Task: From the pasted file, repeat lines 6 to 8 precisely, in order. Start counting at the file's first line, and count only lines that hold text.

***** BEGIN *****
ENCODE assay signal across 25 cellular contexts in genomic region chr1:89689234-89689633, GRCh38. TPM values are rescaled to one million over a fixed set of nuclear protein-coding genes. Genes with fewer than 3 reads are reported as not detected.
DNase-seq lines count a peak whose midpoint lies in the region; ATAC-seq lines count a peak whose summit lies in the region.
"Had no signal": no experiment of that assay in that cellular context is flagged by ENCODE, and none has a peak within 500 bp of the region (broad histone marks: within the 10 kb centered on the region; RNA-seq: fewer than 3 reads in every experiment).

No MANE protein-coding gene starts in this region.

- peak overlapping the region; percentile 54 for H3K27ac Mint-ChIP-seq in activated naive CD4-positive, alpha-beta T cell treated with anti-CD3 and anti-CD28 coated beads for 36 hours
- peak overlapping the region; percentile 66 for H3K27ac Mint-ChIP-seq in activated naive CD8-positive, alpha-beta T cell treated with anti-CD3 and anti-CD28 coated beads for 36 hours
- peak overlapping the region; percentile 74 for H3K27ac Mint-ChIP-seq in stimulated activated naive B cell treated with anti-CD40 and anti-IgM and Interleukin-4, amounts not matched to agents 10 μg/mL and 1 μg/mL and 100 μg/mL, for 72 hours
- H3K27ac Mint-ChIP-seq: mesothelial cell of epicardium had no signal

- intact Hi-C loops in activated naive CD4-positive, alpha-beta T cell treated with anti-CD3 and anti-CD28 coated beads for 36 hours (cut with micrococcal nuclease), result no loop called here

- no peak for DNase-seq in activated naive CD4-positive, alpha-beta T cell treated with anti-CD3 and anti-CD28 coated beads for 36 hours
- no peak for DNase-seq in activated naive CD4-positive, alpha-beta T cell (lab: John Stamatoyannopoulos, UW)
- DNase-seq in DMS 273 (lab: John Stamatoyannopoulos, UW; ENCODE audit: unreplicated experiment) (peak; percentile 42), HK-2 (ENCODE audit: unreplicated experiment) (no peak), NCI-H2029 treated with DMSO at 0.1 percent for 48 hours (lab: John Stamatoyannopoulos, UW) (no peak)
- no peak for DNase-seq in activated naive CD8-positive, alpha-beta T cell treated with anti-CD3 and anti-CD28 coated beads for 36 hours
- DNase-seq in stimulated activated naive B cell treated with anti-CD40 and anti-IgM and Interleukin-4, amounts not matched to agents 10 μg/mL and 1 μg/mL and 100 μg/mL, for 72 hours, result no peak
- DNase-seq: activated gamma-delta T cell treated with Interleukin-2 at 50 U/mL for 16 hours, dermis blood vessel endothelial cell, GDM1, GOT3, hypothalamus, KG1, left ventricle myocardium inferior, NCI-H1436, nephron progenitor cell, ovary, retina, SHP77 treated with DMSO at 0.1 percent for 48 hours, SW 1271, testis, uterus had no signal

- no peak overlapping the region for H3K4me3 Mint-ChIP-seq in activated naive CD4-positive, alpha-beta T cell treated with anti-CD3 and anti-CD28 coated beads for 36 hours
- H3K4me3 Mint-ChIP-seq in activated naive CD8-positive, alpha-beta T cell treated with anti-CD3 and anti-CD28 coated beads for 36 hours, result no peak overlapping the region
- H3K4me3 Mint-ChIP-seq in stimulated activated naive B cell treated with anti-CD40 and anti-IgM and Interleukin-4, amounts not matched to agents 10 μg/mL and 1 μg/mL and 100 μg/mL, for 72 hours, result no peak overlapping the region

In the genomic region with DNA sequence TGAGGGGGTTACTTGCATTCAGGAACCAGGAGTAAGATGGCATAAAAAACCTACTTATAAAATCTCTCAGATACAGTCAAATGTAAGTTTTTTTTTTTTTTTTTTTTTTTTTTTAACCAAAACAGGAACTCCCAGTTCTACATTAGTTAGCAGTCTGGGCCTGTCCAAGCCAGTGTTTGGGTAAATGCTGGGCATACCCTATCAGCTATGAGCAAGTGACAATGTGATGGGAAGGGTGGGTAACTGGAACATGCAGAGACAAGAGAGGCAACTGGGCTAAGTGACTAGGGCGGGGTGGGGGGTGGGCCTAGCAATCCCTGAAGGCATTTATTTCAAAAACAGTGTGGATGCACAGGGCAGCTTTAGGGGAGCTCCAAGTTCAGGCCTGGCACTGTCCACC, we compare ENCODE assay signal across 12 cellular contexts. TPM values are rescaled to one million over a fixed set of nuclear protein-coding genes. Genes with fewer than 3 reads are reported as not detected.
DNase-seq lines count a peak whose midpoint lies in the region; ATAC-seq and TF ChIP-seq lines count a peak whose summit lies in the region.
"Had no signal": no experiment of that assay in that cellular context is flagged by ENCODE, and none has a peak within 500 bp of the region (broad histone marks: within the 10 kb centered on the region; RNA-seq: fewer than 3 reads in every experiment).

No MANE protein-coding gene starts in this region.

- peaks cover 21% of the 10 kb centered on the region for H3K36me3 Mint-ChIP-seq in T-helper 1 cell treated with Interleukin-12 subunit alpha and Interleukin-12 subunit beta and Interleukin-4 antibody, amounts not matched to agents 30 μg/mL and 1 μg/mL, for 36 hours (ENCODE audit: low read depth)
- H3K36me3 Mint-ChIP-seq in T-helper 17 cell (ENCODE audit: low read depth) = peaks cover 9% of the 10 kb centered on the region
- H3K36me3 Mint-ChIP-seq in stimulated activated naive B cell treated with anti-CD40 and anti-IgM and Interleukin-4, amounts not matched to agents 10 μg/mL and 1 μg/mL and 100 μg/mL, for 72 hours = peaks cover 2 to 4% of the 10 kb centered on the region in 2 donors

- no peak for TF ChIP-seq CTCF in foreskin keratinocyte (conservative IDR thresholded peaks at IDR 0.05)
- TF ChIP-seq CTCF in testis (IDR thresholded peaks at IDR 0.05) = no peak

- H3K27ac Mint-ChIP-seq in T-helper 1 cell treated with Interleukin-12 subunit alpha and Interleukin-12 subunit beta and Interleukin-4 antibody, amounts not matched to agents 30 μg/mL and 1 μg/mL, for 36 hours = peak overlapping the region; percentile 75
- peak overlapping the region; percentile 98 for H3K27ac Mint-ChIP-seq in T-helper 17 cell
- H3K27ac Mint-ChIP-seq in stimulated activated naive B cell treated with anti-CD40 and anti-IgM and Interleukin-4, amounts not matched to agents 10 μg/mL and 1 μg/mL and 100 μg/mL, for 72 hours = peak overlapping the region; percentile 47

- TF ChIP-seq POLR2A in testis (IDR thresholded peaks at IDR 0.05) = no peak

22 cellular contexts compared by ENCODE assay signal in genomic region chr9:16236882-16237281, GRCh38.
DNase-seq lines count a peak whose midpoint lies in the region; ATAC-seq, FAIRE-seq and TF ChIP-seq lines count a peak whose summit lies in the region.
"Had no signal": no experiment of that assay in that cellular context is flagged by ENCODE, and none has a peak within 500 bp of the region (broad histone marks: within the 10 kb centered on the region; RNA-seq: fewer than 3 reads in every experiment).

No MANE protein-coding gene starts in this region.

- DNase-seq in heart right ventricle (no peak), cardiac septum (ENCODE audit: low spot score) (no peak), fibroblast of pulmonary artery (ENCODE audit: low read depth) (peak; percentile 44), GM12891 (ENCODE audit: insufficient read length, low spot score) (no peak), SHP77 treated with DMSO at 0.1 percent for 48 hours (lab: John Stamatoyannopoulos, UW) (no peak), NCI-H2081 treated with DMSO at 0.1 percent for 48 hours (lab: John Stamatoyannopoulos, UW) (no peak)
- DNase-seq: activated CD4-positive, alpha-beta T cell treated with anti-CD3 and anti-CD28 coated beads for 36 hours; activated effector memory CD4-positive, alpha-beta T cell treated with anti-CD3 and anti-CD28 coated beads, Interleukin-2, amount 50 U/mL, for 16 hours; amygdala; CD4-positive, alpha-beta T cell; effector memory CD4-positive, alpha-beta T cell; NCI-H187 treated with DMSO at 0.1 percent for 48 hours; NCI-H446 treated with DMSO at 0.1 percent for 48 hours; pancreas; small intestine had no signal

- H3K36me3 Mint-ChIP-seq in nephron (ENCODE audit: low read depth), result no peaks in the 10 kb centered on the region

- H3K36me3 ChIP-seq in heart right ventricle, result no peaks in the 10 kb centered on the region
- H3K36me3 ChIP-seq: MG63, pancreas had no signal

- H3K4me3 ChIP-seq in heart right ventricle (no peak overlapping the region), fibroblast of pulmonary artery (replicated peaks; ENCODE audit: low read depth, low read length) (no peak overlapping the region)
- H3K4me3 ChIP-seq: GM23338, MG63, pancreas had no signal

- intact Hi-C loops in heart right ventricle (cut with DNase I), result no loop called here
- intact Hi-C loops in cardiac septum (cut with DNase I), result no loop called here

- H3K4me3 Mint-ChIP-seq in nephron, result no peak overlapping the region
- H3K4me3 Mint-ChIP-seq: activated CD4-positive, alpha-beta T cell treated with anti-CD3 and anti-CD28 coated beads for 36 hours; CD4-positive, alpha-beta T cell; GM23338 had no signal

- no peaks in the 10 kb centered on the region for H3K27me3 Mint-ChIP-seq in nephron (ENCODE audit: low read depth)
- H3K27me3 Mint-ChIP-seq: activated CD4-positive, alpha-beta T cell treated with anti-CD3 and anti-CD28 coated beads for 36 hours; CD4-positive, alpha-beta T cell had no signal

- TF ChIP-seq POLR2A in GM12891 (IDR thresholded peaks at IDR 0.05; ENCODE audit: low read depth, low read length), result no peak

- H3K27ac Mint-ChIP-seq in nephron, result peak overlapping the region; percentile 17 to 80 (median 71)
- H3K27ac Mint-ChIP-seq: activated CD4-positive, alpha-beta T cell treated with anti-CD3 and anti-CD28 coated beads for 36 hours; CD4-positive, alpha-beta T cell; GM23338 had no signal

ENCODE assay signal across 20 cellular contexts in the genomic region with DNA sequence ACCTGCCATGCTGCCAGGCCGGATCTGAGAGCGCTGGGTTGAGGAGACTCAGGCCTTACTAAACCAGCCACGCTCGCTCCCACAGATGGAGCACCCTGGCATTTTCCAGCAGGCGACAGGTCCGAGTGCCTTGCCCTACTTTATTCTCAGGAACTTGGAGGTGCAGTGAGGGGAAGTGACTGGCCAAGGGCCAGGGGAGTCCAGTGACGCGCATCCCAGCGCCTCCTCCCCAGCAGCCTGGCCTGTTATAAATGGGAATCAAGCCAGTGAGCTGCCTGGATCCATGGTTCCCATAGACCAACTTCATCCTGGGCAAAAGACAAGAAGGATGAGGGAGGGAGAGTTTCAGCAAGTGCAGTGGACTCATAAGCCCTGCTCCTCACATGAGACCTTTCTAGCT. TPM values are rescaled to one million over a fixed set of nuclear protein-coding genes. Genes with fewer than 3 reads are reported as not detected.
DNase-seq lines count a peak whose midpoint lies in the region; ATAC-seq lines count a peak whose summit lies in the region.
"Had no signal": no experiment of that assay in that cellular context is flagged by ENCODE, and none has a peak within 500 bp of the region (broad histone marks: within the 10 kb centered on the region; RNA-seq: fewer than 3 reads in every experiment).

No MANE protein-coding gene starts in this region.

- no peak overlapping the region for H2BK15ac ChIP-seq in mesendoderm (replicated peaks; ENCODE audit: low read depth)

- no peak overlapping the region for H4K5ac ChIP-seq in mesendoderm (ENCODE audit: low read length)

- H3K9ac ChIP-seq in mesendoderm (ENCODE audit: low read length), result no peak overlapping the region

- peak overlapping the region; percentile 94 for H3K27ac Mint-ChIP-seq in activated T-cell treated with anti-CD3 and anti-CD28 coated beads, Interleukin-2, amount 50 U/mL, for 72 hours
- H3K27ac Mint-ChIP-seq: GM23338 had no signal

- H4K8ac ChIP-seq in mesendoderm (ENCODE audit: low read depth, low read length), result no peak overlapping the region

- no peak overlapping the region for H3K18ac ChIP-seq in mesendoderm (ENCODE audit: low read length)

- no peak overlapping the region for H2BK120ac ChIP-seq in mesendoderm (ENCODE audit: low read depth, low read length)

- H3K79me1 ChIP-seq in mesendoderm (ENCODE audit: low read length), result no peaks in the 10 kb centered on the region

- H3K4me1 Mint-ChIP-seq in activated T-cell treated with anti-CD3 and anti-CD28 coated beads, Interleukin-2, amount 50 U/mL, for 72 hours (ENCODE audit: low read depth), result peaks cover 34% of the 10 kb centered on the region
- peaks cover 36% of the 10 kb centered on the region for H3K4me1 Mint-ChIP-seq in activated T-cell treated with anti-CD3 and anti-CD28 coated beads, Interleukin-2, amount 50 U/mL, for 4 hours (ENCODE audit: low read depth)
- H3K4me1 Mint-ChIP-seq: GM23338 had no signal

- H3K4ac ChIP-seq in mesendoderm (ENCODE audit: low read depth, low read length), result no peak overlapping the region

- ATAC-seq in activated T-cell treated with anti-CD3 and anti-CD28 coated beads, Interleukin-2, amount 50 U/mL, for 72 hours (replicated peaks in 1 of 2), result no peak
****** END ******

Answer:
- peak overlapping the region; percentile 66 for H3K27ac Mint-ChIP-seq in activated naive CD8-positive, alpha-beta T cell treated with anti-CD3 and anti-CD28 coated beads for 36 hours
- peak overlapping the region; percentile 74 for H3K27ac Mint-ChIP-seq in stimulated activated naive B cell treated with anti-CD40 and anti-IgM and Interleukin-4, amounts not matched to agents 10 μg/mL and 1 μg/mL and 100 μg/mL, for 72 hours
- H3K27ac Mint-ChIP-seq: mesothelial cell of epicardium had no signal